This lusty-busty froth does not last long, however. Minutes later, the bus is stopped by a police officer. When the driver gets off to find out what's wrong, he's conked on the head and dragged into the bushes, never to be seen from again. The drawling faux-cop, a criminal-in-disguise named Wayne (Flesh Gordon himself, Jason Williams, who also co-wrote the screenplay) and a thick-necked tough guy named George (Anthony Lewis) commandeer the vehicle, assuring the girls that all will, eventually, be well. They drive all night in silence, and finally stop at a seemingly abandoned cabin in the middle of nowhere. The cheerleaders are threatened with dogs and guns and forced off the bus. They're corralled into the cabin and told to sit quietly on the floor. And then one of the thugs gives their busty nurse/chaperone Frankie (Courtney Sands) a gun. She flashes an evil grin and takes it.
Turns out, she's a member of the National American Army of Freedom, as are the other dudes. Apparently Mr. Werner was fascinated with the Patty Heart saga, and thought, what's better than kidnapping one pretty debutante? Well, how about a whole bus full of fuckin' cheerleaders, man?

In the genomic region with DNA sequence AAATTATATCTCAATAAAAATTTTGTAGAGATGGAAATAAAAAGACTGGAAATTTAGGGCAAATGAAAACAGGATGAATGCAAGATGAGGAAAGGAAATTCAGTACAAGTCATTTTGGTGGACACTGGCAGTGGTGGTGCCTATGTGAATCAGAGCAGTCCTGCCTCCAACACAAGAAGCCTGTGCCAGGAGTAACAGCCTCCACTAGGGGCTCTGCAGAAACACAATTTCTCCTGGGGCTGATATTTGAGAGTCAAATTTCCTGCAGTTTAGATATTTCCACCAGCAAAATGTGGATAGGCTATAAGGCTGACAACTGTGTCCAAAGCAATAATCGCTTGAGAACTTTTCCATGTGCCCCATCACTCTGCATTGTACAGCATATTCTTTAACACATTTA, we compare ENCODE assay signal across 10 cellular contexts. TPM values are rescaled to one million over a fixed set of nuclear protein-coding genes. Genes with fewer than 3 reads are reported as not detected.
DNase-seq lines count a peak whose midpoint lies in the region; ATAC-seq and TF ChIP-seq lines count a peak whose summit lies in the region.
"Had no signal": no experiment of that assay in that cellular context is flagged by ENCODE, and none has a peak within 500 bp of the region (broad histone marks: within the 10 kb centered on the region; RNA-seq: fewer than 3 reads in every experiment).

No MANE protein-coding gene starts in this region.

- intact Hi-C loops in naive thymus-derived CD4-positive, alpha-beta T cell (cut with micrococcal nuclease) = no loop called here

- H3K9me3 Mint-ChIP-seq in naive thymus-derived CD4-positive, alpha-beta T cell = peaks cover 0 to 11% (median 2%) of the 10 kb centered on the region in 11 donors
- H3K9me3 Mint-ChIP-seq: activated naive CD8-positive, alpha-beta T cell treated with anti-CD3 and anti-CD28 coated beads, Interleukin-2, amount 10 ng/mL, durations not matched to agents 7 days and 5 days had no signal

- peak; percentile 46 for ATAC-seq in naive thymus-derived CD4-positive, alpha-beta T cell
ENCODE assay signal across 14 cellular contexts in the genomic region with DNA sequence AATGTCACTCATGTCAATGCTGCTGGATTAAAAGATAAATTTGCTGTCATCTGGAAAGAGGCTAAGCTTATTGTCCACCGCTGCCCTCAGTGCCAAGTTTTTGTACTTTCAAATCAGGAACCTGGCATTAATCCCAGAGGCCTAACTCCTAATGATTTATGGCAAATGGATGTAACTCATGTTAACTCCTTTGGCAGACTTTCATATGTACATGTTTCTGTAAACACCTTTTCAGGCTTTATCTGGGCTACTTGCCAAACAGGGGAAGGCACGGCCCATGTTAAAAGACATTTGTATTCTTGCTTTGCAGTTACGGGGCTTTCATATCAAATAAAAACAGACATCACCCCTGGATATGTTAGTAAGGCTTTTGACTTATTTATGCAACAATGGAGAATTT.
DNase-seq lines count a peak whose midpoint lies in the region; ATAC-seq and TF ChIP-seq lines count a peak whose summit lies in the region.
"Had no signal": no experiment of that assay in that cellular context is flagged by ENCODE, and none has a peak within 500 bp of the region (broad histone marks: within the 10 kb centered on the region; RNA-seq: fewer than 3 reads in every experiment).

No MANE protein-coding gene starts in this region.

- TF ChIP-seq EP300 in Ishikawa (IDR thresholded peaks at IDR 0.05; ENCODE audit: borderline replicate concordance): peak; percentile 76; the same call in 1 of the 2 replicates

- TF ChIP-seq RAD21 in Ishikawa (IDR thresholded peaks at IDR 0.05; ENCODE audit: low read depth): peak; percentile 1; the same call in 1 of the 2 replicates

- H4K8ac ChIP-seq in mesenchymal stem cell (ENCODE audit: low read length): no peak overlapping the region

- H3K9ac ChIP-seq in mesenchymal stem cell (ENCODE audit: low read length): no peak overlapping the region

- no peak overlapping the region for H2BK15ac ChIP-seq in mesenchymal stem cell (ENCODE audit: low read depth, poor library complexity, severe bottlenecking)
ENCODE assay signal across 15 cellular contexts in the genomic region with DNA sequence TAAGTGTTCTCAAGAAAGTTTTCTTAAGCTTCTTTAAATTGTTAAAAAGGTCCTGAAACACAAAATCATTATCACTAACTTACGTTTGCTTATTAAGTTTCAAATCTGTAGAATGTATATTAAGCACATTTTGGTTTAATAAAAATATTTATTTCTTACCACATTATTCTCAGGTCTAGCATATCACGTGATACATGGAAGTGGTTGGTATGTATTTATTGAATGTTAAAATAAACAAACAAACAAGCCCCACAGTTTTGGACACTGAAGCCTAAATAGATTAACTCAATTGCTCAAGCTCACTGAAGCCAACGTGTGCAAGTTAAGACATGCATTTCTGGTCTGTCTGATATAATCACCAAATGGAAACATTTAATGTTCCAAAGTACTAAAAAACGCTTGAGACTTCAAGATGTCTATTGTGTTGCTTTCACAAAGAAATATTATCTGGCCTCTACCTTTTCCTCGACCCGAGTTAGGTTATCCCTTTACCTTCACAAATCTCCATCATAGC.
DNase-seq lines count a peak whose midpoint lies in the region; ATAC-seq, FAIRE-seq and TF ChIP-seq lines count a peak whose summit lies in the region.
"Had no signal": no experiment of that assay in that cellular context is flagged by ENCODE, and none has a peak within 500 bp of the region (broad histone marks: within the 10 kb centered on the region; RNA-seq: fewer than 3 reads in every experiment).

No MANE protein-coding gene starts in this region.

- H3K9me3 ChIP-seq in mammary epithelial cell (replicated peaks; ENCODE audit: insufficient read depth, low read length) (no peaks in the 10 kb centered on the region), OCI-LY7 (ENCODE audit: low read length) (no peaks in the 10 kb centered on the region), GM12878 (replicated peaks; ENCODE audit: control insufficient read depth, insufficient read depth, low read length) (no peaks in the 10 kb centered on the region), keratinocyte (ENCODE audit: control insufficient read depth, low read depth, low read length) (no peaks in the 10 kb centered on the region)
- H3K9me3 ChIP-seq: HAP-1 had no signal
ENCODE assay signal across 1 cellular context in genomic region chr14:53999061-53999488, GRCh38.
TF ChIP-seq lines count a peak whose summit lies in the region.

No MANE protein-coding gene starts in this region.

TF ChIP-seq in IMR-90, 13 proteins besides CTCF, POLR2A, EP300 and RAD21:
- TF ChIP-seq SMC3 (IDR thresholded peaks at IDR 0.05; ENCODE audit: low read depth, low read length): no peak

Although most of them aren't given much to do, this hodge-podge of cheer-crews (there's a gum-snapping inner-city squad, uppity private school girls, and a third team of apple-cheeked suburban blondes) is rife with genre vets. Head cheerleader Debbie is essayed by the amazing Kristine DeBell, who should be instantly recognizable to genre fans from her roles in Meatballs in the X-rated Alice in Wonderland. Look close and you'll also spot Ann Wharton from Last Resort and Up in Smoke, Shell Kepler (RIP) from Homework, Elizabeth Halsey from loony erotic-musical Cinderella (1977), Leslie King from Gas Pump Girls, the amazing Marilyn Joi (The Student Teachers, Coffy, Blazing Stewardesses, Ilsa Harem Keeper of the Oil Shieks), Janet Blythe (Eaten Alive, Hills Have Eyes), Janie Squire (Piranha) etc. It may be the greatest gang-pile of T&A actresses ever.
A plot eventually begins to unravel. The three revolutionaries - plus Wayne's semi-retarded brother Billy (Robert Houston, not the prolific X-director) - want $2 million for the safe return of the girls. They issue their demands to a smooth-talking FM radio DJ, Joyful Jerome (Leon Isaac), and then spend the majority of the film fiddling with the cheerleaders. Bored and horny, George stages a beauty contest.